For inspiration, read about how travel writer Rolf Potts traveled the world with just the clothes on his back.
- Paperwork: Passports, vaccination records, drivers’ licenses; scuba certificates
- Credit cards, ATM/Debit cards
- Electronics: iPads, MACs, adapters, cameras, and all the apps to support our travels (see our Travel Resources page)
- Composition books, pens, paper, homeschooling supplies
- Flashlights (electricity does go out)
- String or rope for laundry
- Whistles for kids
- 1 beach towel (not all places provide them)
- 1 big throw bag (for the beach or groceries)
- Ziploc bags (sandwich size to three-gallon; useful for packing and other purposes!)
- Swiss Army knives
- Reading glasses
Clothes & Related
This list for each family member is a rough guideline only! Note: it doesn’t include baby gear.
- 2 or so pants and/or stretch pants
- 2 to 3 shorts
- 3 or so dresses and/or skirts (ladies)
- socks & underwear (10 pieces for each kid)
- 4 to 6 short-sleeved shirts
- 3 to 4 long-sleeved shirts
- Exercise gear (2 outfits)
- Swimwear (including sun-defying rash guards)
- Lightweight raincoat; heavy coat as needed
- 2 to 3 pairs of shoes (sandals, tennis shoes, crocs for kids, hiking shoes as needed)
- Belts, bags, scarves (especially those with elephants!)
Medicines & Toiletries
- Over the counter medicines: Imodium (anti-diarrhea), ibuprofen (for pain), hay fever meds, Tylenol for kids, anti-fungal cream, hydro cortisone cream, Neosporin (antibiotic cream)
- Prescription medicines: Cipro or Zithromax (antibiotics) for persistent traveler’s diarrhea
- Probiotics (for first 4 to 6 weeks of travel to adjust to new foods)
- First Aid Kit, including band-aids, alcohol swabs, gauze, adhesive bandages with tape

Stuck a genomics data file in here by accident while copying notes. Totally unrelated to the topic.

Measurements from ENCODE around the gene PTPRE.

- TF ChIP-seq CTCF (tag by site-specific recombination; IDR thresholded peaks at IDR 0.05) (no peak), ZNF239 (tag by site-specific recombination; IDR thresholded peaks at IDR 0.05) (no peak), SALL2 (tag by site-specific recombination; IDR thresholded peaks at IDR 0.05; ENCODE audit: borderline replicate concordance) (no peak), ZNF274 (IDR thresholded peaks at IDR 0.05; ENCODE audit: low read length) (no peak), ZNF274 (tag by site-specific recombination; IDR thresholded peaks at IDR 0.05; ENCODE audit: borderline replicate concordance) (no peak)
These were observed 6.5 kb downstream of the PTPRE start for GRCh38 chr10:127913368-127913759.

- Oral Rehydration Packets (for kids to replace fluids during diarrhea or for dehydration)
- Insect repellant (with DEET to avoid malaria and dengue fever in the tropics)
- ThinkSport suntan lotion (no harmful chemicals)
- Water filtration tablets
- Nail clippers
- Eye drops
- Hand sanitizer
- Toothpaste and brushes
- Haircare products
Sports Gear & Kids Stuff
For the island-hopping portion of our travels:
- Life jackets for the kids
- Goggles and snorkel gear
- 2 stuffed animals each
- 2 smallish toys each (legos, Barbies, coloring books & markers, Pokemon cards)
- Ergo carrier (for the little one, but not for long!)
How to Pack
On our travels to Southeast Asia, we had the following gear:
- 2 backpacks for the grownups
- 2 small (18-inch) roller bags for the kids
- 1 day pack for each family member
For part of our trip we also had:
- 1 inflatable paddleboard (equipped in its own backpack)
- 1 large backpack with snorkeling gear for all of us and life vests for the kids
Three-gallon ziploc bags are immensely useful in packing clothes and other items into an otherwise cavernous backpack. Use one ziplock bag for pants, another for shirts, another for notepads, etc. Not only does this organization make packing and unpacking much easier, it also provides another layer of protection against your stuff getting wet.
You’ll figure it all out! The beauty is that you do the best you can up front, and work on improvements with each iteration. After almost two years of nonstop nomadic travels and in that time, 27 flights plus a number of bus, train, and boat rides, we’ve figured a few things out.